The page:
• Character aversion: The rate of female killers to male killers is appx. 3:2.2, a slightly higher rate of female killers. The female killers are no more sympathetic than the male killers, and often they are less.

Other death tropesEdit

Murder tropesEdit

NotesEdit

  1. Sheila is considered to have been murdered by Arlo, and not Bill (who pulled the trigger) because we saw Arlo arrange her murder and that Bill was unawares.
  2. Bruce is considered to have murdered Kurt, despite the fact that his sister Annie used him to get her revenge, because he was aware of what he was doing.
  3. This is the only intentional killing in Season 3 that is not the work of a spree or serial killer.
  4. Although McShaw's death was not related to a Trouble, his name was found on Driscoll's "Citizens Killed by the Cursed" list. Driscoll likely assumed that McShaw had died because of his brother's rot inducing Trouble.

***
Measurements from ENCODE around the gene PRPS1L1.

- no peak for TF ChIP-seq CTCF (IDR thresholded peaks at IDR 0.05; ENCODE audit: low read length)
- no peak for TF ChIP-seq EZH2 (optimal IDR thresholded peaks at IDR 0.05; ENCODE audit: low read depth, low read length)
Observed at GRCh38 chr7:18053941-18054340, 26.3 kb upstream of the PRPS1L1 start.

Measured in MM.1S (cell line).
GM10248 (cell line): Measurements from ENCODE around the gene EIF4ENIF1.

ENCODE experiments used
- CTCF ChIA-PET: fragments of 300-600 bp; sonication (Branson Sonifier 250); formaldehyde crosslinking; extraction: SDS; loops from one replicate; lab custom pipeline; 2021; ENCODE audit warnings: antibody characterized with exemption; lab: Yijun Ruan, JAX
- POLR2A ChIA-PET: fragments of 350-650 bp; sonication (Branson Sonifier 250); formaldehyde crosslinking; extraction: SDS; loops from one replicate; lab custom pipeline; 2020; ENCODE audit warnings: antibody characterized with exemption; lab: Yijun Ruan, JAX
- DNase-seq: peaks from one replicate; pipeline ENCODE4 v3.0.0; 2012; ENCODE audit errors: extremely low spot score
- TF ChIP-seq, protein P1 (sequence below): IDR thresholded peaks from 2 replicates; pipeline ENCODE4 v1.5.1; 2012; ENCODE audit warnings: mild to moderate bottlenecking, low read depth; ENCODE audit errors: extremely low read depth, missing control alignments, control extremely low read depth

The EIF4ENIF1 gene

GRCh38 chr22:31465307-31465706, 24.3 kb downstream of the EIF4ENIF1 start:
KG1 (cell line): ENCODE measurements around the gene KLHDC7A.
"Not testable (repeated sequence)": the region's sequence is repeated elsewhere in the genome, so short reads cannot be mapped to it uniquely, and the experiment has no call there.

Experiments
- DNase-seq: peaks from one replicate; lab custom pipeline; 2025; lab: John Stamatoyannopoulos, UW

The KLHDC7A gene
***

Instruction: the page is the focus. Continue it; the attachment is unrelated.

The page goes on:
5. It is unknown if Seth Hughes was Krebbs' first victim, the robber, or if he was someone who got in Krebbs' way after the robbery.
  6. In Season 4, every episode uses suicidal tropes and multiple main characters become death seekers. This could simply be a reflection of how bad things have gotten. But odds are, the town losing their only therapist really didn't help.
  7. Jordan McKee's body is seen, but the creepy underwater dumping ground of a serial killer is generally not considered touching.[21]

ReferencesEdit

  1. 1.0 1.1 "Sketchy"
  2. 2.0 2.1 2.2 "As You Were"
  3. 3.0 3.1 3.2 3.3 "The Hand You're Dealt"
  4. 4.0 4.1 4.2 4.3 4.4 "Who, What, Where, Wendigo?"
  5. 5.0 5.1 5.2 5.3 5.4 5.5 5.6 5.7 5.8 "Sins of the Fathers"
  6. 6.0 6.1 6.2 6.3 "The Farmer"
  7. 7.0 7.1 7.2 "Thanks For The Memories"
  8. 8.0 8.1 "Consumed"
  9. 9.0 9.1 9.2 "Sparks and Recreation"
  10. "The Tides That Bind"
  11. 11.0 11.1 11.2 11.3 11.4 "Lockdown"
  12. 12.0 12.1 12.2 "Fear & Loathing"
  13. 13.0 13.1 13.2 "Sarah"
  14. 14.0 14.1 "Spiral"